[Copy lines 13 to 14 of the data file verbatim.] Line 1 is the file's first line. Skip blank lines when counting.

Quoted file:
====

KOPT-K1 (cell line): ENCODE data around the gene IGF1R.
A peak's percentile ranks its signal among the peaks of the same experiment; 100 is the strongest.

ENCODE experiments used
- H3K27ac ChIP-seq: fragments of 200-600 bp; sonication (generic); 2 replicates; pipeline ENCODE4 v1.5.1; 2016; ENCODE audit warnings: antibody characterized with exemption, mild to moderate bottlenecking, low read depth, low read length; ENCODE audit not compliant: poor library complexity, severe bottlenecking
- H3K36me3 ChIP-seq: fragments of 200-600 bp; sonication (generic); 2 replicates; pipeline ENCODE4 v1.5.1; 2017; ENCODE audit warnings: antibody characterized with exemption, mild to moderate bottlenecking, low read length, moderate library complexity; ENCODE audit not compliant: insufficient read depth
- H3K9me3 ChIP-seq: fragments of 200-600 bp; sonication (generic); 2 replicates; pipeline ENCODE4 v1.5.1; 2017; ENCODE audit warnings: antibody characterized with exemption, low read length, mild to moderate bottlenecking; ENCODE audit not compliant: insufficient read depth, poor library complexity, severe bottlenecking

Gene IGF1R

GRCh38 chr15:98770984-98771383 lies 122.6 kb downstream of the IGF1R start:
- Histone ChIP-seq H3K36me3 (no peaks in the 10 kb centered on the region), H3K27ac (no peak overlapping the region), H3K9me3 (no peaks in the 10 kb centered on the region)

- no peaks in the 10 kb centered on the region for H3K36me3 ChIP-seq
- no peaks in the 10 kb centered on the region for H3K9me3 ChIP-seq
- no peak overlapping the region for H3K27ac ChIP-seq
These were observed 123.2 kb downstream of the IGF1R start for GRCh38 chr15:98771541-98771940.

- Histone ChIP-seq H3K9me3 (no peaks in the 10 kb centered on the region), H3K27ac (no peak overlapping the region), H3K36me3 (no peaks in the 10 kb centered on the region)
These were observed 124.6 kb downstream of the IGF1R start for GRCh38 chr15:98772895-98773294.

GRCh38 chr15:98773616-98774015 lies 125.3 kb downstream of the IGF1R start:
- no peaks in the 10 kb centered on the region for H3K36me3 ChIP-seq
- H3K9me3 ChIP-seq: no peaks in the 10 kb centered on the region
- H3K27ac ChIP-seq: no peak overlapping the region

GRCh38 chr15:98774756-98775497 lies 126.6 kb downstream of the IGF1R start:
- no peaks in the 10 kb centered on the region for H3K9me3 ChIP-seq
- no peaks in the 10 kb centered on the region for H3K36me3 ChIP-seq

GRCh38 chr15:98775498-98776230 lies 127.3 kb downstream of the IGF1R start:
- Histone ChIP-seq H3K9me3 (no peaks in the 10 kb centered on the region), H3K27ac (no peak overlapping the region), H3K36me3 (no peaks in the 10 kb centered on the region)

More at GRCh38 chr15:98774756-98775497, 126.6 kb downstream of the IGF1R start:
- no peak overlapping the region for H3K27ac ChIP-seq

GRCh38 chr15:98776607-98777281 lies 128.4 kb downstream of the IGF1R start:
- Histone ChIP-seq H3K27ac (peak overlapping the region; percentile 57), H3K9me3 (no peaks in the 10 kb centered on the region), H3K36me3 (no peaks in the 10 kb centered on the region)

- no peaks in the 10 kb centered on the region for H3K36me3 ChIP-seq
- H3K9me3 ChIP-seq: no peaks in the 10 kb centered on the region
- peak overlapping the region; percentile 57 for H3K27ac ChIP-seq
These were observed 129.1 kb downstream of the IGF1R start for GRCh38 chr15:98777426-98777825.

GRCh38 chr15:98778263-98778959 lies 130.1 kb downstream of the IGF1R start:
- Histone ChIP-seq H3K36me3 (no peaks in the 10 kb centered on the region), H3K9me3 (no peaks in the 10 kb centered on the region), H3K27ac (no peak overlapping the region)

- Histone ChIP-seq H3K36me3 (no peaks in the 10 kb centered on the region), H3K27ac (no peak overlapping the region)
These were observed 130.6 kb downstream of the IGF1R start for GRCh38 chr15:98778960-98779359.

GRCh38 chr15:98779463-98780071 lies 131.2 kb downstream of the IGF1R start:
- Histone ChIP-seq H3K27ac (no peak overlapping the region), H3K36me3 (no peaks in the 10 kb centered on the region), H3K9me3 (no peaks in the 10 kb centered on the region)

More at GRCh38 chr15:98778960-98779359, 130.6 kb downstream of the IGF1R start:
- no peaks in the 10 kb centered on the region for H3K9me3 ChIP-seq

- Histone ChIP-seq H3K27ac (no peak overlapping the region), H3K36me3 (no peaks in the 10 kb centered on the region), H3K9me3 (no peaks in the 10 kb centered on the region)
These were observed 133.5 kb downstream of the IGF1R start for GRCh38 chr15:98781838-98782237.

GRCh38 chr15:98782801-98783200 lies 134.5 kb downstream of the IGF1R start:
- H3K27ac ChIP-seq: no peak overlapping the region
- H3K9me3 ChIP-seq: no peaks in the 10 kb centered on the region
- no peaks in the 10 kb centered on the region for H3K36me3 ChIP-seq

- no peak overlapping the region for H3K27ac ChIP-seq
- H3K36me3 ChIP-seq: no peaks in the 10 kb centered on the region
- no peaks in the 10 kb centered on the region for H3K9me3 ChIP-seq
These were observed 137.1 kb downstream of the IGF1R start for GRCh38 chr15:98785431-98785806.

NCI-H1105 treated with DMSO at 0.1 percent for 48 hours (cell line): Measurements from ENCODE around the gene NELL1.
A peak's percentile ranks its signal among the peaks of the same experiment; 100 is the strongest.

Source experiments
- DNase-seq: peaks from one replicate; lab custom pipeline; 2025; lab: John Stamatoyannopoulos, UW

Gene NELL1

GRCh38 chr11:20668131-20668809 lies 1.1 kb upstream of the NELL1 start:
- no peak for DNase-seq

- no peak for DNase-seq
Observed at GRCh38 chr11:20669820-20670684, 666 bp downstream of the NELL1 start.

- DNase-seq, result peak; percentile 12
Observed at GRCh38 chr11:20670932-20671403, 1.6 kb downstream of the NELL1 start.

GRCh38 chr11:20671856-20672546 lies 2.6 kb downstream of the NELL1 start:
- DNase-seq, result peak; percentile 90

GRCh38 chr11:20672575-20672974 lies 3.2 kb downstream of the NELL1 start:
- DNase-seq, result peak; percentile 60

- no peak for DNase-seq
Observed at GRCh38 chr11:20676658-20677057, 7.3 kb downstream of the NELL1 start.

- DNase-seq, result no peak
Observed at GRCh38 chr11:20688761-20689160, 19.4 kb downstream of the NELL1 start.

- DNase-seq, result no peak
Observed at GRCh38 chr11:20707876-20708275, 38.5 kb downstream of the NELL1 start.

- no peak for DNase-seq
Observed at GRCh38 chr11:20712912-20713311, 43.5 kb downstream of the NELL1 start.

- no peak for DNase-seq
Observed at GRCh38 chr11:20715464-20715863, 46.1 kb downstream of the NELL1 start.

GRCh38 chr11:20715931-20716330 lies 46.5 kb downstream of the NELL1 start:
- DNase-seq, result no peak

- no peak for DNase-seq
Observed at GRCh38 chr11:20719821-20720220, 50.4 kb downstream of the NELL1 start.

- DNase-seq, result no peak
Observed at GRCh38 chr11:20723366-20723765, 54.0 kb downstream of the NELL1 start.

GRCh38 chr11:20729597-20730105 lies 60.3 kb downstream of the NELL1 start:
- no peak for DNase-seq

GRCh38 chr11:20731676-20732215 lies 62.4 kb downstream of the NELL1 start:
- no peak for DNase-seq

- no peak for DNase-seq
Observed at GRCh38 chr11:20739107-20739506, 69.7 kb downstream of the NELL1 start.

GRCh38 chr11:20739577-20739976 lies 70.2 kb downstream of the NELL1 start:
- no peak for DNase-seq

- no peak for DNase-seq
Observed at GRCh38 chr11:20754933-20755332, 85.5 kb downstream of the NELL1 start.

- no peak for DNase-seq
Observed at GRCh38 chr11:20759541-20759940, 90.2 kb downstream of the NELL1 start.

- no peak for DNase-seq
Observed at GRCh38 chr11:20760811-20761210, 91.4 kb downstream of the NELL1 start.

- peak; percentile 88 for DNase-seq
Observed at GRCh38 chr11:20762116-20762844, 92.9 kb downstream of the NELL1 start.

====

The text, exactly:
These were observed 123.2 kb downstream of the IGF1R start for GRCh38 chr15:98771541-98771940.

- Histone ChIP-seq H3K9me3 (no peaks in the 10 kb centered on the region), H3K27ac (no peak overlapping the region), H3K36me3 (no peaks in the 10 kb centered on the region)